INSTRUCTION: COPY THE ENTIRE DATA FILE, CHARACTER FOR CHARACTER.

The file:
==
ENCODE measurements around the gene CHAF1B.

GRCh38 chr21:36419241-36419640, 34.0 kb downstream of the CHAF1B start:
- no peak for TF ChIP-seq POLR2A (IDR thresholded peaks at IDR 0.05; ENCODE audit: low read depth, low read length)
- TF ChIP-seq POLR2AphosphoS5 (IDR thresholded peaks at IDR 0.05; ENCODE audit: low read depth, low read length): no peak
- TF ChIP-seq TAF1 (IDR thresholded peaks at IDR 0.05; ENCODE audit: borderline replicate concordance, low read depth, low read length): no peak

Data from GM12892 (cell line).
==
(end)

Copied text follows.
ENCODE measurements around the gene CHAF1B.

GRCh38 chr21:36419241-36419640, 34.0 kb downstream of the CHAF1B start:
- no peak for TF ChIP-seq POLR2A (IDR thresholded peaks at IDR 0.05; ENCODE audit: low read depth, low read length)
- TF ChIP-seq POLR2AphosphoS5 (IDR thresholded peaks at IDR 0.05; ENCODE audit: low read depth, low read length): no peak
- TF ChIP-seq TAF1 (IDR thresholded peaks at IDR 0.05; ENCODE audit: borderline replicate concordance, low read depth, low read length): no peak

Data from GM12892 (cell line).